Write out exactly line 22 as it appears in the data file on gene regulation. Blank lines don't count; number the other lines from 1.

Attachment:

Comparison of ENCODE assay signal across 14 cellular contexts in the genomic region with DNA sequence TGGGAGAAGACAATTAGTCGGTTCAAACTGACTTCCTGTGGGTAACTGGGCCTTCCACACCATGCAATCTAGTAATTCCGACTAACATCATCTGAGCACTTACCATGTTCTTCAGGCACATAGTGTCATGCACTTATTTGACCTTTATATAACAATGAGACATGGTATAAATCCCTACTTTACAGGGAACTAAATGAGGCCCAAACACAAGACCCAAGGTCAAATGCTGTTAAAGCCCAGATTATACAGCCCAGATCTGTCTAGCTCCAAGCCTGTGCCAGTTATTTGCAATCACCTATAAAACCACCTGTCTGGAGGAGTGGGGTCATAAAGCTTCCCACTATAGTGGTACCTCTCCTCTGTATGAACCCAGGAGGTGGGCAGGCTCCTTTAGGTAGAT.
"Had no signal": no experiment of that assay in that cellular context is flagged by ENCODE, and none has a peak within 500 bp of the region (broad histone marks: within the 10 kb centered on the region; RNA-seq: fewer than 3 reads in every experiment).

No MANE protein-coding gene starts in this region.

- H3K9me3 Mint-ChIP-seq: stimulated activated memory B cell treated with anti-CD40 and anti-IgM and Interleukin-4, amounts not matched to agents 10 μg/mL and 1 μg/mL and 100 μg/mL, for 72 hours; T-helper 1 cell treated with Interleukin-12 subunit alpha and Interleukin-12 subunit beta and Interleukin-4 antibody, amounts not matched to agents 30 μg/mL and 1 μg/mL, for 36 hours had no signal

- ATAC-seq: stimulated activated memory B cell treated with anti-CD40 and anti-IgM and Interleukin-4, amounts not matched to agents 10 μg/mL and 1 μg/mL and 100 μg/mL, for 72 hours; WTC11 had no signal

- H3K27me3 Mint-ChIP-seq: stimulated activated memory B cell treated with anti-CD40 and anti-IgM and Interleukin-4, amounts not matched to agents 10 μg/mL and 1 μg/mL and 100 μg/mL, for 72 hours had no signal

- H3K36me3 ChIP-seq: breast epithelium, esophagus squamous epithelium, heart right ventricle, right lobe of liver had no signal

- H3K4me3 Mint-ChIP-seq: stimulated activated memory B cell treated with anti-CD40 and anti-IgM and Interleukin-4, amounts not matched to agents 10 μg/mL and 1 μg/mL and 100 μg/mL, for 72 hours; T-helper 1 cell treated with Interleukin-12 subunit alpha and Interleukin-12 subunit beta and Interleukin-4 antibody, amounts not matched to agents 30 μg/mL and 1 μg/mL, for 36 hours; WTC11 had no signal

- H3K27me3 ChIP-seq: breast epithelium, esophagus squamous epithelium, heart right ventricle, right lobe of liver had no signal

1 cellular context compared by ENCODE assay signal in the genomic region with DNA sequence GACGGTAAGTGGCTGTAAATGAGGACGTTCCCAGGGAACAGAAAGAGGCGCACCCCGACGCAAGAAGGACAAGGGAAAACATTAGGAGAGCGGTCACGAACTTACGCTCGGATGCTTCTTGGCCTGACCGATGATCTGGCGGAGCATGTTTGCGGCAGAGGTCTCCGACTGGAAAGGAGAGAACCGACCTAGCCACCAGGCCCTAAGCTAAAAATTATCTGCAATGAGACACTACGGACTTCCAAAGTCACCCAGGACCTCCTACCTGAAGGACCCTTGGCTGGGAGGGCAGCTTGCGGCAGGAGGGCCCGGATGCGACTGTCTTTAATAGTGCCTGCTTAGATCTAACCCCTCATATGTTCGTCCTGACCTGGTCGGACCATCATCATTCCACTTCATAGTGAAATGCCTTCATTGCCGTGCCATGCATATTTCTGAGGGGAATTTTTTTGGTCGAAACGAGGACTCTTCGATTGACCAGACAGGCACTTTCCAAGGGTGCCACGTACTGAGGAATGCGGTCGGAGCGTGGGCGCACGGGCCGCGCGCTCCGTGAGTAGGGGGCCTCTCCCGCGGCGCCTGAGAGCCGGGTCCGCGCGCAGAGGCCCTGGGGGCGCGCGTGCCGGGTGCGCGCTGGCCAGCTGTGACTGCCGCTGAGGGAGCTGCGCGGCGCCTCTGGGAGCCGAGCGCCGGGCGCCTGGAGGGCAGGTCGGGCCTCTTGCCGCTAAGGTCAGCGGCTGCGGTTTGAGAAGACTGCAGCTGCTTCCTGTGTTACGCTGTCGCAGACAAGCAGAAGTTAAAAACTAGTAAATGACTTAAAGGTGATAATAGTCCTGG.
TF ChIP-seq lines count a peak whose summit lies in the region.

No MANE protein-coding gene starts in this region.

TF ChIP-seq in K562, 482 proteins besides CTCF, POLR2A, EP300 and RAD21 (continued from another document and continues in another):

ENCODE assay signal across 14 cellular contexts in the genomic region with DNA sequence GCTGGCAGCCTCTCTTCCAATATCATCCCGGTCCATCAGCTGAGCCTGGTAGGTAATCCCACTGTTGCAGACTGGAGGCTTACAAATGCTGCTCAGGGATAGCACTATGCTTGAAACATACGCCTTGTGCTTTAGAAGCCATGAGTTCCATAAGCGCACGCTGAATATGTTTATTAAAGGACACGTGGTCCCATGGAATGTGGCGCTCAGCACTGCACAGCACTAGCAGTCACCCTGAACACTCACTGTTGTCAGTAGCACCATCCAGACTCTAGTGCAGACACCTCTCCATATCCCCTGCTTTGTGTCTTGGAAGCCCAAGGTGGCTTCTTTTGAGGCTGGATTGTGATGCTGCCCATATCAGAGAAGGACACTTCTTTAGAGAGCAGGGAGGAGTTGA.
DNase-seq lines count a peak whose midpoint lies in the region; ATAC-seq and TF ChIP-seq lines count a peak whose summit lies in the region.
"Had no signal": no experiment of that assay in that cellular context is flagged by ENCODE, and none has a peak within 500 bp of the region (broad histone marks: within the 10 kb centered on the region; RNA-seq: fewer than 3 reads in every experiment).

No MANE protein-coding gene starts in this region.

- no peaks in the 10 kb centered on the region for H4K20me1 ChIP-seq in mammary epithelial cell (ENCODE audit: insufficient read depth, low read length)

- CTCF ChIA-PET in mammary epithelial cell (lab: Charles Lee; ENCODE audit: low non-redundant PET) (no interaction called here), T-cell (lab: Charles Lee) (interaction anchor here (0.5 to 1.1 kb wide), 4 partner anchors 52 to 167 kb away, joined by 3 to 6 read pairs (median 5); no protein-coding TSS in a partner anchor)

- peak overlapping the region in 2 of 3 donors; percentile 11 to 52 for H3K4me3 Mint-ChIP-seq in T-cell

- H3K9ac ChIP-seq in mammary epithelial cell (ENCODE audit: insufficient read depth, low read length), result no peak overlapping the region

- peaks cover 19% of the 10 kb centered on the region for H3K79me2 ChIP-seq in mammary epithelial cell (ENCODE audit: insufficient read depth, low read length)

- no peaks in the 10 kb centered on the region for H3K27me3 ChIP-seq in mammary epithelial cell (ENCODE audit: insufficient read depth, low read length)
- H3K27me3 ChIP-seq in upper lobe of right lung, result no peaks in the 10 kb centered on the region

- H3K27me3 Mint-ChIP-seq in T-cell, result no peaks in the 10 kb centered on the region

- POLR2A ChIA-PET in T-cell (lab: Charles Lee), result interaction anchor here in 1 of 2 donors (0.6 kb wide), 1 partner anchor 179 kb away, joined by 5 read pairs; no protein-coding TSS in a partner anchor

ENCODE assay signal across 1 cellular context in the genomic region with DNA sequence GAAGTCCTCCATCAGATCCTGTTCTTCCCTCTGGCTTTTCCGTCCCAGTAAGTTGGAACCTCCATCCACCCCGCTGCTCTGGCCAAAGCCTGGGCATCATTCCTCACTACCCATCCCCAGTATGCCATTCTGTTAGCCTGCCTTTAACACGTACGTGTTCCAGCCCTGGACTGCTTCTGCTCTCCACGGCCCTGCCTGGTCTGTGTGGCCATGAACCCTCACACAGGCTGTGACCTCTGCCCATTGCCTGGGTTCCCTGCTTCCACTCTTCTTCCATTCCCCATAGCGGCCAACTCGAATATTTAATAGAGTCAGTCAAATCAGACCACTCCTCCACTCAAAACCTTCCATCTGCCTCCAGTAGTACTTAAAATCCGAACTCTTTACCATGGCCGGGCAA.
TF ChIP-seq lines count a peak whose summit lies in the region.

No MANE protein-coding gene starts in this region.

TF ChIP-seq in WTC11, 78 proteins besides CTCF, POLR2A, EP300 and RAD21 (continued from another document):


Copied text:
- peaks cover 19% of the 10 kb centered on the region for H3K79me2 ChIP-seq in mammary epithelial cell (ENCODE audit: insufficient read depth, low read length)